An Introduction to Flamenco in Southern Spain

30 April 2015 0 Comments Category: Cat Gaa, Living in Spain

Southern Spain’s undoubtedly seductive spirit comes from its cultural history that stretches across dynasties, distinctive fragrance of orange trees mixed with jasmine and incense and the melancholy flamenco chords that spill onto the cobblestone streets on balmy nights.

As intrinsic as tapas and siestas, the flamenco music genre is a common thread throughout Andalusian culture, and one that blends people, religions and languages.

 

The History of Flamenco

There is much debate about who brought flamenco music and dance to Spain, and when. Theorists point to roots as varied as the Romani, Islamic or even Hindus, though one thing is certain – flamenco is a moving form of oral and artistic expression. The most common etymological explanation is that the word flamenco is meant to mean flamboyant, or like a flame. It is often associated with Romani populations as a way to express marginalization, and its various forms require an advanced understanding of music theory.

In 2010, the UNESCO named flamenco a Masterpiece of Oral and Intangible Heritage of History, cementing it as one of Andalusia’s more important cultural exports.

 

The Components of Flamenco

Even casual flamenco fans will be able to easily identify the three main parts of flamenco: the guitar (el toque), song (el cante) and the dance (el baile). They can be performed together or separately, and many of the lyrics reflect life events, both melancholical and euphoric. Variations of the toque can be hand clapping or a cajón, which is a hollow wooden box.Flamenco Guitars Made in Spain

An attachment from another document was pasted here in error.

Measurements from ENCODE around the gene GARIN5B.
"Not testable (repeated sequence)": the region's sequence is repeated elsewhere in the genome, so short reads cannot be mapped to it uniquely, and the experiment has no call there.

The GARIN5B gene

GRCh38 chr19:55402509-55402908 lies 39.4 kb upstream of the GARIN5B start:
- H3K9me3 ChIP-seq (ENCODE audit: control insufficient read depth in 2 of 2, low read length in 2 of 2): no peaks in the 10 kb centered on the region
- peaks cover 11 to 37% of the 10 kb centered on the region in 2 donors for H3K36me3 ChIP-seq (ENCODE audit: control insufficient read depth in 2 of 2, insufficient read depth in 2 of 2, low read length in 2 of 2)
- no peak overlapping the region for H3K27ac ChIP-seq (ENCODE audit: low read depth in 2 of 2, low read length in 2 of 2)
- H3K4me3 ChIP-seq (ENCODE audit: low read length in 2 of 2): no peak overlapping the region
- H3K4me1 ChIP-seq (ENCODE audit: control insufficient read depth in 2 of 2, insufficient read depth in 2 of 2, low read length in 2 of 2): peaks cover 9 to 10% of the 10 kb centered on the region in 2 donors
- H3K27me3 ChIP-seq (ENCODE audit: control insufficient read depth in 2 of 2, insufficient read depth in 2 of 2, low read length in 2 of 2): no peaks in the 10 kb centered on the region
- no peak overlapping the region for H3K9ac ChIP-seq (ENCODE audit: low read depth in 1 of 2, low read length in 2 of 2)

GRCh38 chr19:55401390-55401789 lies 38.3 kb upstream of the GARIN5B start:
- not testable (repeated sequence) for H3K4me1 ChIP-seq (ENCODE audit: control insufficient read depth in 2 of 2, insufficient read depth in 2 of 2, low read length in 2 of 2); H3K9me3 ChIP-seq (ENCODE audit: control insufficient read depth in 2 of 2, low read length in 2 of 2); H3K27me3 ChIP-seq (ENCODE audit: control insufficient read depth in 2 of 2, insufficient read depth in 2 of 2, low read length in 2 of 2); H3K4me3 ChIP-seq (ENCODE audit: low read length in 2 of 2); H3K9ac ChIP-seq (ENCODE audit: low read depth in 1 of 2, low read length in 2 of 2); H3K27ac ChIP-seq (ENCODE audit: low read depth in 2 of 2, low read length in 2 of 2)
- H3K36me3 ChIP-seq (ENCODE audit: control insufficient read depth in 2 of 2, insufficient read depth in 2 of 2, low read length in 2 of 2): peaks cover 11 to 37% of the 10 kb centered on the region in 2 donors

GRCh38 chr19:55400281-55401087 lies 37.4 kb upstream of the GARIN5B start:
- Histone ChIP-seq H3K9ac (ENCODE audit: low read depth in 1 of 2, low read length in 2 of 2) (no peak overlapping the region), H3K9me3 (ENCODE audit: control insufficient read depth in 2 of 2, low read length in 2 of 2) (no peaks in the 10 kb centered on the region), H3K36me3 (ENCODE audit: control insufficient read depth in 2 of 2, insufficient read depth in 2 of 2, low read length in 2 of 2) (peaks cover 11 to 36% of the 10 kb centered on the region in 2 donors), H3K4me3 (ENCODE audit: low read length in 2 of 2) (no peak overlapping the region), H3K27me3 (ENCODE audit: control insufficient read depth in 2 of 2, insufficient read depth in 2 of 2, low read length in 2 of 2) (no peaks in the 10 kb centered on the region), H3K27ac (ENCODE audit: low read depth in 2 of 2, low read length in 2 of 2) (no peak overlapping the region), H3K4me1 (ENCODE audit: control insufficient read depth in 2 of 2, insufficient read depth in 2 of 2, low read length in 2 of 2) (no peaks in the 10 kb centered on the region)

Many believe that the most heartfelt flamenco is that which is spontaneous, requiring that the performer feel the music and let it move them. This is called duende, and it has no English translation. To see a well-done flamenco show is to feel emotionally affected by the marriage of its history, its feeling and its message.

 

Seeing Flamenco in Andalucía

Visiting any of Andalucía’s major cities will likely involve taking in a flamenco show, as flamenco in pure, spontaneous form – called jaleo – is difficult to find and view. From extravagant festivals to intimate cave performances, every region of the southernmost province boast some sort of show during the week. Tablaos are larger, organized shows that usually included a drink or meal, and peñas are more intimate shows, often with amateurs performing.

Begin by looking at local entertainment guides or ask at tourism offices. If your Spanish is up to par, you can also check for shows in El Giraldillo or even try taking an introductory class at a studio.

 

 

Seville, Cádiz and towns in those provinces are especially known for their flamenco scenes, with tablaos and organized spectacles filling stages across the city. Large cities and towns also host festivals, like those listed below:The Three Parts of Flamenco

Bienal de Flamenco (Seville, early Autumn in odd years)

Bienal de Flamenco (Málaga, early Autumn in even years)

Flamenco en el Generalife (Granada, August)

Festival del Cante Jondo (Mairena del Alcor, Sevilla, June – home of one of el cante’s biggest stars, An
tonio de Mairena)

Flamenco Dance of Andalusia

Festival de la Guitarra (Córdoba, June/July)

Festival de Flamenco Juan Telega (Dos Hermanas, Sevilla, June)

Festival de Cante el Torre (Alhaurín la Grande, Málaga, June)

Wherever you see it, flamenco is an indispensable part of your experience in Southern Spain, and it intrigue and ability to move your soul will stay with you long after your trip ends.

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